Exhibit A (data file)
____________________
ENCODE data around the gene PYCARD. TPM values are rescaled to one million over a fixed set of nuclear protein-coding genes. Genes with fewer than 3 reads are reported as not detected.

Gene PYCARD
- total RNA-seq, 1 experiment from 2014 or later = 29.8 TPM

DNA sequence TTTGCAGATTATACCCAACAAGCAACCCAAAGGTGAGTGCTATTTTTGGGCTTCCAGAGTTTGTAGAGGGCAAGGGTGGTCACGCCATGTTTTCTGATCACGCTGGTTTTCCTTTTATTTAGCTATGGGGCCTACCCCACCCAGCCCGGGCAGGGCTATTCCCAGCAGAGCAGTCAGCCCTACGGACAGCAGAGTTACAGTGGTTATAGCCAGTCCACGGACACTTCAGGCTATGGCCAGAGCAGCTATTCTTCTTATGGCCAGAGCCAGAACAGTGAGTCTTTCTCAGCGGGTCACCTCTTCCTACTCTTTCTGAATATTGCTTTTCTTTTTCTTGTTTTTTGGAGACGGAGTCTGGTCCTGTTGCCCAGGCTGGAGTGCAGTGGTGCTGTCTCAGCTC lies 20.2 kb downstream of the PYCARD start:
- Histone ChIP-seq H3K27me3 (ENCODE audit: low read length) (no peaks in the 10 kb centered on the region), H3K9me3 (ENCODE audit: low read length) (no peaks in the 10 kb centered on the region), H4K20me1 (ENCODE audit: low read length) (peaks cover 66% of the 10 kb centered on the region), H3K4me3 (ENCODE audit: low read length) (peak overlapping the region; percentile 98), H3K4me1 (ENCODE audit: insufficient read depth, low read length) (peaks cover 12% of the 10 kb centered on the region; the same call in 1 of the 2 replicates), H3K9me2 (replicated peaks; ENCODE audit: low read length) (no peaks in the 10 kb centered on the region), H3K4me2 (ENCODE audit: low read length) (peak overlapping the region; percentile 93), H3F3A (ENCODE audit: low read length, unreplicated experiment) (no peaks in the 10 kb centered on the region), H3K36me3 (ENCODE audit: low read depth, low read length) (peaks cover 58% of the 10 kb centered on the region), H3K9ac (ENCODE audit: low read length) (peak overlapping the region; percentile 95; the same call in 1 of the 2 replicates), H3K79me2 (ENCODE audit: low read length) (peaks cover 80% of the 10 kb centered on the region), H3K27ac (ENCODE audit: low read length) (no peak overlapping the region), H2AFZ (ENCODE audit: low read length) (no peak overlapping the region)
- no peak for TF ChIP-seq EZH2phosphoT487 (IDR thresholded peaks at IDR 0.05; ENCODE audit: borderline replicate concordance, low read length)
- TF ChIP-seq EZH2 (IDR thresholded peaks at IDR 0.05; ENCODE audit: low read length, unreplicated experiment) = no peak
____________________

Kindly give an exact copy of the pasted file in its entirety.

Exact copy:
ENCODE data around the gene PYCARD. TPM values are rescaled to one million over a fixed set of nuclear protein-coding genes. Genes with fewer than 3 reads are reported as not detected.

Gene PYCARD
- total RNA-seq, 1 experiment from 2014 or later = 29.8 TPM

DNA sequence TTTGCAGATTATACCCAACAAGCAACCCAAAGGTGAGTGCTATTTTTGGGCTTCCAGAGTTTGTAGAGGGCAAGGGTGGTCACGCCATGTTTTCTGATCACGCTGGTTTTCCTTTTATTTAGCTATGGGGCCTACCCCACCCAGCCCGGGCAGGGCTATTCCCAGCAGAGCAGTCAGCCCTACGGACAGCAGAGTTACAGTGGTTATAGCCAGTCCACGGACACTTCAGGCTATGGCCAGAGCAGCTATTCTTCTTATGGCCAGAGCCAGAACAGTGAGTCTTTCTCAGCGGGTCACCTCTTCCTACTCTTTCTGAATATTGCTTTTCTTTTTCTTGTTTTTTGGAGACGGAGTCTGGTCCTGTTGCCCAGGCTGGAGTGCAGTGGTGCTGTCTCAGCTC lies 20.2 kb downstream of the PYCARD start:
- Histone ChIP-seq H3K27me3 (ENCODE audit: low read length) (no peaks in the 10 kb centered on the region), H3K9me3 (ENCODE audit: low read length) (no peaks in the 10 kb centered on the region), H4K20me1 (ENCODE audit: low read length) (peaks cover 66% of the 10 kb centered on the region), H3K4me3 (ENCODE audit: low read length) (peak overlapping the region; percentile 98), H3K4me1 (ENCODE audit: insufficient read depth, low read length) (peaks cover 12% of the 10 kb centered on the region; the same call in 1 of the 2 replicates), H3K9me2 (replicated peaks; ENCODE audit: low read length) (no peaks in the 10 kb centered on the region), H3K4me2 (ENCODE audit: low read length) (peak overlapping the region; percentile 93), H3F3A (ENCODE audit: low read length, unreplicated experiment) (no peaks in the 10 kb centered on the region), H3K36me3 (ENCODE audit: low read depth, low read length) (peaks cover 58% of the 10 kb centered on the region), H3K9ac (ENCODE audit: low read length) (peak overlapping the region; percentile 95; the same call in 1 of the 2 replicates), H3K79me2 (ENCODE audit: low read length) (peaks cover 80% of the 10 kb centered on the region), H3K27ac (ENCODE audit: low read length) (no peak overlapping the region), H2AFZ (ENCODE audit: low read length) (no peak overlapping the region)
- no peak for TF ChIP-seq EZH2phosphoT487 (IDR thresholded peaks at IDR 0.05; ENCODE audit: borderline replicate concordance, low read length)
- TF ChIP-seq EZH2 (IDR thresholded peaks at IDR 0.05; ENCODE audit: low read length, unreplicated experiment) = no peak